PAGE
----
Saturday, 1 November 2014
Giving rewards to children for getting them to do good work has a very short- term effect on their performance. When you attach a reward to a task, the ‘feel good’ factor of the completion of the task per se gets lost. Also, the children don’t get ‘intrinsically motivated’ to do the task, which in turn goes against their inclination to be independent and lifelong learners.
The novelty of getting a sticker, a treat, T.V. time or the like, makes the children dependent on an external agent to motivate them at all times. Compare the two scenarios… in the first instance, the teacher/parent gives a writing assignment to the children and says, ‘If you finish this on time, you will earn a star’. The children will do the task to earn the reward and not because they want to and feel like writing a good essay. In the second instance, a teacher/ parent gives a writing assignment to the children and lets them do their best. When they are done, s/he gives feedback to the children regarding their work and offers specific and ‘genuine’ praises and appreciation for their work, for example, ‘I like the way you have started the introductory paragraph’, ‘this reminds me of the time when I was traveling’, ‘I like how you used a different word for happy’, etc. or reads their essay out loud to the class and then puts it up on the board. Statements like these are motivators and have better and longer lasting effects on children's future performance.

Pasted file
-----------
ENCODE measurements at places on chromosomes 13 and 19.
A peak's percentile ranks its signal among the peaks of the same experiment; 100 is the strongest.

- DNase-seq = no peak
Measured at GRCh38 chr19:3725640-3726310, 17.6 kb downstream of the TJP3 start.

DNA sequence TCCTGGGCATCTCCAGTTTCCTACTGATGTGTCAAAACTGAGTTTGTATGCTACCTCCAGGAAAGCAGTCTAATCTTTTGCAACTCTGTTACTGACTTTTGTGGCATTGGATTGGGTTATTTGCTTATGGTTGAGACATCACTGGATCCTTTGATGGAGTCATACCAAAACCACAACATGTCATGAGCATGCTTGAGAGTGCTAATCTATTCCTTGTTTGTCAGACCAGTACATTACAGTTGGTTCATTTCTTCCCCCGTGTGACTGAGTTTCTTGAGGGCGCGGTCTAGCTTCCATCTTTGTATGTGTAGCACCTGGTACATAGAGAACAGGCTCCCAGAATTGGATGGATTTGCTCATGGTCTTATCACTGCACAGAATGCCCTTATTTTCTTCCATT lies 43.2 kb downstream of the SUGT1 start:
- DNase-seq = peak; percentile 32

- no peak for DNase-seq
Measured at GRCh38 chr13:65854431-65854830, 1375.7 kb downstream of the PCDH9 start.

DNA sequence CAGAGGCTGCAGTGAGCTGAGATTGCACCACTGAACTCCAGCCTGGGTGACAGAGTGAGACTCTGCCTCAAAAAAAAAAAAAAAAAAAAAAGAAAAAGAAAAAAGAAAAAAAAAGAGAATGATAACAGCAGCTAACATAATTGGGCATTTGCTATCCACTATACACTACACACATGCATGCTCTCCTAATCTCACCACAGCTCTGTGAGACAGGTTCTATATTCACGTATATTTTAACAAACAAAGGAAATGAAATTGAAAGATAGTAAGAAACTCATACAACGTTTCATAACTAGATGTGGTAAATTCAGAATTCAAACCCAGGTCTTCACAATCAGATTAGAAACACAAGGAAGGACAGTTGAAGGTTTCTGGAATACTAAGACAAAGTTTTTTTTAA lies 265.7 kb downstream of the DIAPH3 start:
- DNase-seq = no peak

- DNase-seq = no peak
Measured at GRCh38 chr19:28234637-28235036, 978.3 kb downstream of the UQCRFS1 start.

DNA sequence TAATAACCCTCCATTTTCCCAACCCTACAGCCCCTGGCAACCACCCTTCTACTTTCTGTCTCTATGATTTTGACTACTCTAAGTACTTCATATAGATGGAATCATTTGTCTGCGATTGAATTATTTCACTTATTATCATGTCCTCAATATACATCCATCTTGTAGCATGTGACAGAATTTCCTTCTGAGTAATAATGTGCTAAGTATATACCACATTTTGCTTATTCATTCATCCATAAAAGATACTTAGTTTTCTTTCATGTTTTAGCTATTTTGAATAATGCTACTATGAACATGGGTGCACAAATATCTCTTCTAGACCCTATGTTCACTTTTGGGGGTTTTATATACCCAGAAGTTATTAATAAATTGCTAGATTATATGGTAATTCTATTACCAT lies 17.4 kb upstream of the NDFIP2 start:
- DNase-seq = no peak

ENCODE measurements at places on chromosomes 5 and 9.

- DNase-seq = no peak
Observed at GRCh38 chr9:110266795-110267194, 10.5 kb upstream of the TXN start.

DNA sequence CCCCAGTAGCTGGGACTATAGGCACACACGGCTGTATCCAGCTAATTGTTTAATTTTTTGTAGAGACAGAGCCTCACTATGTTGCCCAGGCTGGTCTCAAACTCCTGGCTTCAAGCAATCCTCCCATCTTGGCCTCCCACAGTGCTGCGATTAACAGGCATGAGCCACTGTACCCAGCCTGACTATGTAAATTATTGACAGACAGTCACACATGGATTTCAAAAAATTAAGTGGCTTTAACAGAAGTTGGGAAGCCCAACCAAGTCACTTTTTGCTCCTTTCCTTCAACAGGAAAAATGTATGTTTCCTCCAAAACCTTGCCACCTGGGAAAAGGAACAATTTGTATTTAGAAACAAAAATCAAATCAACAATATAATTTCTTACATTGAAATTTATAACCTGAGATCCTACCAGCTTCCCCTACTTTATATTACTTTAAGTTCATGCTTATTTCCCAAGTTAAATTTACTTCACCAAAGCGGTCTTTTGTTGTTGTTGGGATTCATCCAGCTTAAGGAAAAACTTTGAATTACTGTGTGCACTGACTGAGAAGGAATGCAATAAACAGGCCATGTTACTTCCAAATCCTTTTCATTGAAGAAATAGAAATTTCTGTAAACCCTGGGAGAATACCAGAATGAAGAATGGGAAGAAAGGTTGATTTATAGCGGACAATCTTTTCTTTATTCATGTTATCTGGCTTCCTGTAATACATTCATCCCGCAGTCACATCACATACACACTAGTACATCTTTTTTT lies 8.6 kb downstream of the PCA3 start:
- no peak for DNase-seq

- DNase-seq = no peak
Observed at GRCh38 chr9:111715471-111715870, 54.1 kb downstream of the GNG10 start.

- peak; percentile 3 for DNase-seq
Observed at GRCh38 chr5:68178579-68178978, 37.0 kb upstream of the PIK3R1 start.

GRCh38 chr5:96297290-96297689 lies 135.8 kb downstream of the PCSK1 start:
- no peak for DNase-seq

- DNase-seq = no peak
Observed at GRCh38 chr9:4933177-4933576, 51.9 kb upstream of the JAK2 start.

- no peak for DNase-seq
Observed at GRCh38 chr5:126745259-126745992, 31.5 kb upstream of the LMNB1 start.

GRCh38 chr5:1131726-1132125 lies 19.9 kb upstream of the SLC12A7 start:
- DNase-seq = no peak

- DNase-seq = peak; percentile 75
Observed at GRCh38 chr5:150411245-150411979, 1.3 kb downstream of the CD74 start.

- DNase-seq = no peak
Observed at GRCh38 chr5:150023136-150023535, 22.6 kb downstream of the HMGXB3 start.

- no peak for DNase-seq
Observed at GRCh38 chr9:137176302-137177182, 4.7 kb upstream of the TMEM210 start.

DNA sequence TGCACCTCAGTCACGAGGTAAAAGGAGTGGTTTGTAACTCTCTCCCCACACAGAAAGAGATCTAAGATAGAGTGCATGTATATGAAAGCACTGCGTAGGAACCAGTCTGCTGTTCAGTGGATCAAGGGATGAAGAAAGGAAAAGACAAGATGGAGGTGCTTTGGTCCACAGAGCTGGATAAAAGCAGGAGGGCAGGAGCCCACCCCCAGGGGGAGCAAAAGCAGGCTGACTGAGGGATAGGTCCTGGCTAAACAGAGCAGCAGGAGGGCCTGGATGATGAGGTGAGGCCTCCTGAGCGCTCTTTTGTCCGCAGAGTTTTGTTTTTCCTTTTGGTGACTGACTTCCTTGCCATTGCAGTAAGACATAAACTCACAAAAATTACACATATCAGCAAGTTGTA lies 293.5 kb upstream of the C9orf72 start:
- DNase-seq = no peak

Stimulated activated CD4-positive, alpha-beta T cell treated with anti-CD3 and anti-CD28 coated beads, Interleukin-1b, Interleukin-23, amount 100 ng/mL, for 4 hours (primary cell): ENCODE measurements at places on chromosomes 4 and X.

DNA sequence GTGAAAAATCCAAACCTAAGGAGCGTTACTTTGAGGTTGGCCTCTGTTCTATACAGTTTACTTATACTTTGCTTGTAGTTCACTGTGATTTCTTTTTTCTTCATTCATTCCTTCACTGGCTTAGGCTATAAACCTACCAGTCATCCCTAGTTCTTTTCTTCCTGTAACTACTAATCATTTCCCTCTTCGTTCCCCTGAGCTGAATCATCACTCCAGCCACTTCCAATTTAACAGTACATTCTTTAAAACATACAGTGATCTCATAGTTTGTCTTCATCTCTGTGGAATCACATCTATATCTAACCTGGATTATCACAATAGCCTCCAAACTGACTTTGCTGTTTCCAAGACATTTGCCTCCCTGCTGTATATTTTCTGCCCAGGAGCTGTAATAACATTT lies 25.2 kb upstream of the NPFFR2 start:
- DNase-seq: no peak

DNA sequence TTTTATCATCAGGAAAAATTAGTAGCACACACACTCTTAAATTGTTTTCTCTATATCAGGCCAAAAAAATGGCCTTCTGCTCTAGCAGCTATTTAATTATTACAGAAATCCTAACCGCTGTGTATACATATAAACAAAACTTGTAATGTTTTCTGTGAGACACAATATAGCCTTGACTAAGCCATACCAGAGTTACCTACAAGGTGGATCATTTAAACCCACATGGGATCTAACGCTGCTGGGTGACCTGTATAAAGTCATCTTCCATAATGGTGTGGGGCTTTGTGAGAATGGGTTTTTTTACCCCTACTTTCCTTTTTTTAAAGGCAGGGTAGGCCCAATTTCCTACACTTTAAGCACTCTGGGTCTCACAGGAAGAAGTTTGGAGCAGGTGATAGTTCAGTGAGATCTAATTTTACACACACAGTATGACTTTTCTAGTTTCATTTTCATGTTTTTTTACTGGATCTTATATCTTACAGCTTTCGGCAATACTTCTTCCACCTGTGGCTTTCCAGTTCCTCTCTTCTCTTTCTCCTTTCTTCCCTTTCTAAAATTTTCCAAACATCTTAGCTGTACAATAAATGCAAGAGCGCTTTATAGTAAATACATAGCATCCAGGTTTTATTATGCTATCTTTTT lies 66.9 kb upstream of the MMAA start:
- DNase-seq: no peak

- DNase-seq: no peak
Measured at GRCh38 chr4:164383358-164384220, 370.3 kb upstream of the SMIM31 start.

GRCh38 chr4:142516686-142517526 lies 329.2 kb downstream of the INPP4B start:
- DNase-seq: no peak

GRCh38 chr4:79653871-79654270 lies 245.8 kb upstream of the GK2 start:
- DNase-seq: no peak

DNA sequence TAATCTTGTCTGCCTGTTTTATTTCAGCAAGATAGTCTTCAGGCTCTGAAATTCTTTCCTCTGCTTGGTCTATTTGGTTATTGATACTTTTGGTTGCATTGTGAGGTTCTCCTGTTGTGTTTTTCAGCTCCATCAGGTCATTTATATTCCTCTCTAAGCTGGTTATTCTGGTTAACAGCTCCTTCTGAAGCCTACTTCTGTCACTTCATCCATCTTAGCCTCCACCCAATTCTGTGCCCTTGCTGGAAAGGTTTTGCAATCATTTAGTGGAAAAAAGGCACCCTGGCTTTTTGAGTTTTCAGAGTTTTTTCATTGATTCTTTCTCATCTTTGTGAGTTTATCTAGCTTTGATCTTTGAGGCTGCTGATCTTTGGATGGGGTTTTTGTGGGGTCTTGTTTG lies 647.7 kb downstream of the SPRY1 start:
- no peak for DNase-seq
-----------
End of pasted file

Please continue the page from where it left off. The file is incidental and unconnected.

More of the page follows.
Once you have motivated the children from within to yield good work in this manner, you will see that you have not only made so many things easier for yourself but also have given them the wings to achieve greater heights. Think about it yourself, wouldn't you rather be genuinely appreciated than be superficially rewarded for your performance? What would work better on your psyche?
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